BUESCHER, TEXAS. Buescher was on the Galveston, Harrisburg and San Antonio Railway from Alleyton to Smith Point, four miles north of Columbus in Colorado County. The area surrounding Buescher included lands originally granted to James Cummins and James Tumlinson,qqv members of Stephen F. Austin's first colony. Beginning before the Civil War and continuing throughout the remainder of the 1800s, immigrants from Germany moved into the area, and many of the original large land grants were subdivided into smaller farms. During the 1880s a community grew around a store and saloon operated by Henry Buescher at a junction on the Galveston, Harrisburg and San Antonio line. By 1899 the close-knit community had seven businesses, a popular dance hall, and the sobriquet Ax Handle Junction because of Mr. Buescher's propensity to keep the peace with an ax handle. Children in the area attended several successive schools, the last of which, Pin Oak School, was consolidated with the Columbus schools in 1924. When the railroad bridge over the Colorado River was destroyed by a flood and the line rerouted to the west, most of the Buescher businesses either moved or closed. Later, complete abandonment of the railroad line hastened the demise of the town. During the 1950s, cotton, from the beginning the area's staple crop, was also phased out, and most of the land reverted to pasture. By the 1980s the community was gone.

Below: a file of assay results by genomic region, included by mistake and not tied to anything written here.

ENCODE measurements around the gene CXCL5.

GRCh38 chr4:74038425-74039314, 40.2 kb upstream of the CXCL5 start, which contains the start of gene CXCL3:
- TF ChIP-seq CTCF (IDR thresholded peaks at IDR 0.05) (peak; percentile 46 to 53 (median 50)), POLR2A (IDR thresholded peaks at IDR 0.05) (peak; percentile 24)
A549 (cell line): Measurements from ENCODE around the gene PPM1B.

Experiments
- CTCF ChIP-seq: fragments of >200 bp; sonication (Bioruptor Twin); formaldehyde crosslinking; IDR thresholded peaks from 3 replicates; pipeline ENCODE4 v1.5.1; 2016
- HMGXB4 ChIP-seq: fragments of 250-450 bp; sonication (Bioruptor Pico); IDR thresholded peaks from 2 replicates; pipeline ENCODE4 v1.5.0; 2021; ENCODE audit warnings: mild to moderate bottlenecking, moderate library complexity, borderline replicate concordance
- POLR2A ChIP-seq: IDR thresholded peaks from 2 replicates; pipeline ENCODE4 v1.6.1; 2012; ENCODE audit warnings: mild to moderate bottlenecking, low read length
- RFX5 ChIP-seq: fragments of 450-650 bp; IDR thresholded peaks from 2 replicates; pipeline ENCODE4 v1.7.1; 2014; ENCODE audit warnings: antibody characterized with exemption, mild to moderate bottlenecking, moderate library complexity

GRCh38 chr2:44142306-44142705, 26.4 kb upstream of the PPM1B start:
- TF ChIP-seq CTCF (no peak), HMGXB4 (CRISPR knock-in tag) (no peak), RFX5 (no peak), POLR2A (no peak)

Image Use Disclaimer
All copyrighted materials included within the Handbook of Texas Online are in accordance with Title 17 U.S.C. Section 107 related to Copyright and “Fair Use” for Non-Profit educational institutions, which permits the Texas State Historical Association (TSHA), to utilize copyrighted materials to further scholarship, education, and inform the public. The TSHA makes every effort to conform to the principles of fair use and to comply with copyright law.
For more information go to: http://www.law.cornell.edu/uscode/17/107.shtml
If you wish to use copyrighted material from this site for purposes of your own that go beyond fair use, you must obtain permission from the copyright owner.
The following, adapted from the Chicago Manual of Style, 15th edition, is the preferred citation for this article.Handbook of Texas Online, Jeff Carroll, "Buescher, TX," accessed September 30, 2016, http://www.tshaonline.org/handbook/online/articles/hvbbp.
Uploaded on June 12, 2010. Published by the Texas State Historical Association.